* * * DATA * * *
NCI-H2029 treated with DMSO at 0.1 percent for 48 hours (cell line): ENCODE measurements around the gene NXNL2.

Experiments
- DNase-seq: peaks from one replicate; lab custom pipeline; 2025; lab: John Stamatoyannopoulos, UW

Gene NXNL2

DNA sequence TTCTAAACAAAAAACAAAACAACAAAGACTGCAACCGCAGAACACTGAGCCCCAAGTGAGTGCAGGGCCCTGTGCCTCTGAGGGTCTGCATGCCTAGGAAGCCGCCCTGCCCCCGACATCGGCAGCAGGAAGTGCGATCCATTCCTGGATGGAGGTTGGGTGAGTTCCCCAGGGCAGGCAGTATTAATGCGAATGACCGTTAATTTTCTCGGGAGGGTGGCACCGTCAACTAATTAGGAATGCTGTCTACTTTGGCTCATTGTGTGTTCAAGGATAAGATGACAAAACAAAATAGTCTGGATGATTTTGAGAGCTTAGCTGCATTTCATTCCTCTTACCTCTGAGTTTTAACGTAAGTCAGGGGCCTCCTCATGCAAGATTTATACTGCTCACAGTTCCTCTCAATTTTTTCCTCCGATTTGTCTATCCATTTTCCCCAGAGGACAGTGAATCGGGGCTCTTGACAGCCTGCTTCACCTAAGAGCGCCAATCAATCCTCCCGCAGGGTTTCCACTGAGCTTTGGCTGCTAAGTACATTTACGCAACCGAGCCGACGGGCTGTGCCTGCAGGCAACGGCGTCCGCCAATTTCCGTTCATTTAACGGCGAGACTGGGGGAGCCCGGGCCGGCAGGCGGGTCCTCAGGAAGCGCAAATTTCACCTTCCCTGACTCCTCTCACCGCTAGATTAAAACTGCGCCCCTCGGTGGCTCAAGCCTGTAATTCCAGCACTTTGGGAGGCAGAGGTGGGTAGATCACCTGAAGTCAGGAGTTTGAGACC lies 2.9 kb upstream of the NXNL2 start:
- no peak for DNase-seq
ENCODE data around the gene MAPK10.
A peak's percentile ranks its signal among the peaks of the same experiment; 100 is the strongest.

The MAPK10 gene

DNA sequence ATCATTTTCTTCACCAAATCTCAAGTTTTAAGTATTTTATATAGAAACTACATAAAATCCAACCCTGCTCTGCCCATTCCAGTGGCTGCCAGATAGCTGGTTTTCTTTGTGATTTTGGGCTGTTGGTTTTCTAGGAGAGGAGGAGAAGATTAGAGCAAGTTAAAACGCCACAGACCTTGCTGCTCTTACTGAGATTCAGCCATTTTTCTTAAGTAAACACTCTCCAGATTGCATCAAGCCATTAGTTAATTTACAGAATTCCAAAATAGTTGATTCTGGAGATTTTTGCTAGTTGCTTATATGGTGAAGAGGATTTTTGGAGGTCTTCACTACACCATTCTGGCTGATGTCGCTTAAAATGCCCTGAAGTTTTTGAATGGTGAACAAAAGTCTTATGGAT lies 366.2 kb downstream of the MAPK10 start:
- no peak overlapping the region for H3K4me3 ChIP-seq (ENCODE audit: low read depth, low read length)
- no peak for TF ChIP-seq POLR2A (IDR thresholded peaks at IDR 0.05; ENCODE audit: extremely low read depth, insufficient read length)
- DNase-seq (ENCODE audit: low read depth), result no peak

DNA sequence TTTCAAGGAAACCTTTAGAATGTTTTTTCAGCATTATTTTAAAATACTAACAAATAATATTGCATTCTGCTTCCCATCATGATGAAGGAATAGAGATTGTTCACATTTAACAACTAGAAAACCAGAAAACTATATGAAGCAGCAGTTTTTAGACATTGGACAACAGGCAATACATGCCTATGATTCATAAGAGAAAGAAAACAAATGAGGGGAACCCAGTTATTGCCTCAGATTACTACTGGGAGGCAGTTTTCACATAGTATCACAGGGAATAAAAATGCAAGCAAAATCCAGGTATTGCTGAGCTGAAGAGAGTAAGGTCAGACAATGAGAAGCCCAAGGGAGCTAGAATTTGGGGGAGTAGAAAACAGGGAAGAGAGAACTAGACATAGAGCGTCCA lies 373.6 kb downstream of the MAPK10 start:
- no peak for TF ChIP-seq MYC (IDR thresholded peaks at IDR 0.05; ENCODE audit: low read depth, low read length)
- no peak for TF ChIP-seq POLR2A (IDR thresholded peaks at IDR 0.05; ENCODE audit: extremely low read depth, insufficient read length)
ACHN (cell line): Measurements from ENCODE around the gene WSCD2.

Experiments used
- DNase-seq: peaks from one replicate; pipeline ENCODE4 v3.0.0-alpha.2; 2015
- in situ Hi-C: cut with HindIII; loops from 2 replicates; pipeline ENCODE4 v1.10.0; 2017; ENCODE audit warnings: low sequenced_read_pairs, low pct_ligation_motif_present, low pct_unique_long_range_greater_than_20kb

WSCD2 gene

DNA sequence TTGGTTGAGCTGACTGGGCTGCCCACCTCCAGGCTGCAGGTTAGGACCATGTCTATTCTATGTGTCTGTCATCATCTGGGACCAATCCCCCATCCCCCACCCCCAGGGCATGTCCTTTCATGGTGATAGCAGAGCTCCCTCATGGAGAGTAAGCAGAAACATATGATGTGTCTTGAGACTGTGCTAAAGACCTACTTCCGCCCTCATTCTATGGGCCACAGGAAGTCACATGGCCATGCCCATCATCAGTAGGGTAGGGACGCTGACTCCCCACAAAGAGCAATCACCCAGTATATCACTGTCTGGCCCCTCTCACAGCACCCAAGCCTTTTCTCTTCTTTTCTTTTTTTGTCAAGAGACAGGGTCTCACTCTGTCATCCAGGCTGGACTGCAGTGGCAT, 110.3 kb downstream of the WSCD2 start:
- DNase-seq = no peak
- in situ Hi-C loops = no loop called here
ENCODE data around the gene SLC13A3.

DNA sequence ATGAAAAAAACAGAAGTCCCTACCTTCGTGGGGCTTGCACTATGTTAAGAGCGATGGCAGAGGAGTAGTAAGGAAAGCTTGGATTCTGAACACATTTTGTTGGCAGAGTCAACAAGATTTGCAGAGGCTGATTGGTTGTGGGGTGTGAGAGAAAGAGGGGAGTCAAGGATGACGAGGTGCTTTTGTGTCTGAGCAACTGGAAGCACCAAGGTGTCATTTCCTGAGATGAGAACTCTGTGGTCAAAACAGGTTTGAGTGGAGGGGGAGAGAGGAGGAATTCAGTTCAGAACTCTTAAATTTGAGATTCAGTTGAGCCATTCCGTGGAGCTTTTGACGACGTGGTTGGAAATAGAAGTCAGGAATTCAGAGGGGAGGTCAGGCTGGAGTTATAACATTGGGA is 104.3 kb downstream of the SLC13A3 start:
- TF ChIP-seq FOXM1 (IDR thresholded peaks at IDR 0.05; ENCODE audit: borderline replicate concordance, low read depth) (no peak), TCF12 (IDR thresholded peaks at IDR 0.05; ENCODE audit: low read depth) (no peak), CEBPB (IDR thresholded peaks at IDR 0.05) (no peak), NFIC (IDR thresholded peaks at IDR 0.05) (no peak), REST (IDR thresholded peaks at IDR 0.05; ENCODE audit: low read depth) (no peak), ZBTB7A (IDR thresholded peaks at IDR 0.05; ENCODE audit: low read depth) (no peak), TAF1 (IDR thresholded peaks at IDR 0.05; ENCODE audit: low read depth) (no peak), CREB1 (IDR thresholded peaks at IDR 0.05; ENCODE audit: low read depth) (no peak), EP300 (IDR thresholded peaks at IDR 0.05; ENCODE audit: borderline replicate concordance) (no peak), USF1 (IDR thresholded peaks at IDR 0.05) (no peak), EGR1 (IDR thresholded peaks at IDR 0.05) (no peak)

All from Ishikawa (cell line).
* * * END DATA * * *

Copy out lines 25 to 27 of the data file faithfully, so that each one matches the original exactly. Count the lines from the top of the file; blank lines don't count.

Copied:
ENCODE data around the gene SLC13A3.

DNA sequence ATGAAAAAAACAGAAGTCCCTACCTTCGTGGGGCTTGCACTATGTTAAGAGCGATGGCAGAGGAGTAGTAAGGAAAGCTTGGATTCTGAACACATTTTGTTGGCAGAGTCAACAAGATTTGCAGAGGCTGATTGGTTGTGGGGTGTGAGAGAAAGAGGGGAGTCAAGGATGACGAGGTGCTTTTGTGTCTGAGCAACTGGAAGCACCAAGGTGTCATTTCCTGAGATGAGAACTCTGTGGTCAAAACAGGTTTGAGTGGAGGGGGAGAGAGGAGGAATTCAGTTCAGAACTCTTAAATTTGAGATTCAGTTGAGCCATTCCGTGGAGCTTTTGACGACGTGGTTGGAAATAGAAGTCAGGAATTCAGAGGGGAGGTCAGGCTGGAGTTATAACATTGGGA is 104.3 kb downstream of the SLC13A3 start:
- TF ChIP-seq FOXM1 (IDR thresholded peaks at IDR 0.05; ENCODE audit: borderline replicate concordance, low read depth) (no peak), TCF12 (IDR thresholded peaks at IDR 0.05; ENCODE audit: low read depth) (no peak), CEBPB (IDR thresholded peaks at IDR 0.05) (no peak), NFIC (IDR thresholded peaks at IDR 0.05) (no peak), REST (IDR thresholded peaks at IDR 0.05; ENCODE audit: low read depth) (no peak), ZBTB7A (IDR thresholded peaks at IDR 0.05; ENCODE audit: low read depth) (no peak), TAF1 (IDR thresholded peaks at IDR 0.05; ENCODE audit: low read depth) (no peak), CREB1 (IDR thresholded peaks at IDR 0.05; ENCODE audit: low read depth) (no peak), EP300 (IDR thresholded peaks at IDR 0.05; ENCODE audit: borderline replicate concordance) (no peak), USF1 (IDR thresholded peaks at IDR 0.05) (no peak), EGR1 (IDR thresholded peaks at IDR 0.05) (no peak)